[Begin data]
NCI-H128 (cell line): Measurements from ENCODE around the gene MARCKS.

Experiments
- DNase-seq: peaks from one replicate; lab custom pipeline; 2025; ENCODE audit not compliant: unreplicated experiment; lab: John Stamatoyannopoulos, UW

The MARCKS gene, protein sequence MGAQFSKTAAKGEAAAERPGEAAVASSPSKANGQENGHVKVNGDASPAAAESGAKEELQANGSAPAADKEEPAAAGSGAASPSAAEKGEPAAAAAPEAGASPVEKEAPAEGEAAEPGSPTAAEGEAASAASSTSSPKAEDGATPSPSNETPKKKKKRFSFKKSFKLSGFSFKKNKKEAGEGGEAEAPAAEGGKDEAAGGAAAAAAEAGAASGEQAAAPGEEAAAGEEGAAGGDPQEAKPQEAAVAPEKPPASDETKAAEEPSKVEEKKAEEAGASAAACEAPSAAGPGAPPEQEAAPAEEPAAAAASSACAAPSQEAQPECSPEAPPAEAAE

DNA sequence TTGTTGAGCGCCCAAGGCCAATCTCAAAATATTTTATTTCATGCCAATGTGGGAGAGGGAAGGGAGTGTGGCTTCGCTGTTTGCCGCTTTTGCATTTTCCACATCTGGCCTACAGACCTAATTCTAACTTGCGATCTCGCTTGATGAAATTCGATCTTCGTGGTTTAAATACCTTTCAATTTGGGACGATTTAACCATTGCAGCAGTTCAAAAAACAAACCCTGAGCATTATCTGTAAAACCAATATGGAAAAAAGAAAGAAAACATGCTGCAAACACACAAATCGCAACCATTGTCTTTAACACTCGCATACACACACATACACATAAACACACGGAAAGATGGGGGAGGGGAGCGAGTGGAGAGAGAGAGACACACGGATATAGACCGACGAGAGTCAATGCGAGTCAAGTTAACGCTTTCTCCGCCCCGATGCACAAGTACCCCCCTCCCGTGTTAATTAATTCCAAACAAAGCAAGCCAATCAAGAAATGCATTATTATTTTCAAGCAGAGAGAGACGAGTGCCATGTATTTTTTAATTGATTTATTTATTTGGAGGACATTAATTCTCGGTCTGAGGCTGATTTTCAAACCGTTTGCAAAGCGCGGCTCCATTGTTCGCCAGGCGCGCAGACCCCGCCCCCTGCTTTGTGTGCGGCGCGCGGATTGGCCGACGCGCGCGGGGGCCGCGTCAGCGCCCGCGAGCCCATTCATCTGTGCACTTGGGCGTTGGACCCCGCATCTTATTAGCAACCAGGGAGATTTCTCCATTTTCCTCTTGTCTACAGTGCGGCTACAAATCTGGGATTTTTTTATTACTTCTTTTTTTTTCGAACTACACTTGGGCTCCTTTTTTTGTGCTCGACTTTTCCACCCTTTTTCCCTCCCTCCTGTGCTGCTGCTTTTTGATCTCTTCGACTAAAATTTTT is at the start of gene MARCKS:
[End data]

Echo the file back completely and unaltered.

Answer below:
NCI-H128 (cell line): Measurements from ENCODE around the gene MARCKS.

Experiments
- DNase-seq: peaks from one replicate; lab custom pipeline; 2025; ENCODE audit not compliant: unreplicated experiment; lab: John Stamatoyannopoulos, UW

The MARCKS gene, protein sequence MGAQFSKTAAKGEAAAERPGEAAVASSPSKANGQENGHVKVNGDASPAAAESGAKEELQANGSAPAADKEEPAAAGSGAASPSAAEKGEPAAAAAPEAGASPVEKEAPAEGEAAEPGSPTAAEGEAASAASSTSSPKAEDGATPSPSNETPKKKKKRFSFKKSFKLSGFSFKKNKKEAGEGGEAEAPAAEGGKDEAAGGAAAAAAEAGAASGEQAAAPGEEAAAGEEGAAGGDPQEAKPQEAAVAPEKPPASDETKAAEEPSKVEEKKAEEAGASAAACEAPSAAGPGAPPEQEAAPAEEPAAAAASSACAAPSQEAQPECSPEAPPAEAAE

DNA sequence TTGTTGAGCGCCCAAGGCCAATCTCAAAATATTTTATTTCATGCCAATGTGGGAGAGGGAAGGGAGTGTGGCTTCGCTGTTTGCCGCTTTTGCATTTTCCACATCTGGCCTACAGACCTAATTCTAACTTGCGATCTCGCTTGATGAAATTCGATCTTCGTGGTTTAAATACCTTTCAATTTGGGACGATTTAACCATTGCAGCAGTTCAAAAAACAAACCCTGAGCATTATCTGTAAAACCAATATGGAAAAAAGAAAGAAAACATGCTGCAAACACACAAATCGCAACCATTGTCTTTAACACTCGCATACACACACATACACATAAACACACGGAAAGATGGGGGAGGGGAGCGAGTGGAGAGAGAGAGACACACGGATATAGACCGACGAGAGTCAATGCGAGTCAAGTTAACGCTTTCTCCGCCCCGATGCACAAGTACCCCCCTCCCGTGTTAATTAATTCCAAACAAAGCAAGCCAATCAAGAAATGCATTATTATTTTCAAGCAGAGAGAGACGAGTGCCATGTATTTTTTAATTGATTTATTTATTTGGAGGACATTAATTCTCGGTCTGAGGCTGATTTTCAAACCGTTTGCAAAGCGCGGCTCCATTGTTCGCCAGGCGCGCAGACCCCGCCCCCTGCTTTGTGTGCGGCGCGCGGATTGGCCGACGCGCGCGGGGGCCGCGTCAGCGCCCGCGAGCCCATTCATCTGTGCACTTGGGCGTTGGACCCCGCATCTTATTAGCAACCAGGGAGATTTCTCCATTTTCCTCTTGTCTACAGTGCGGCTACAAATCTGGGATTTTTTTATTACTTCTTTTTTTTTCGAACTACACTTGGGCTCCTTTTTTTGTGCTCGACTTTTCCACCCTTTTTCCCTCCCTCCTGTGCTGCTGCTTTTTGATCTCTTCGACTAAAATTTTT is at the start of gene MARCKS: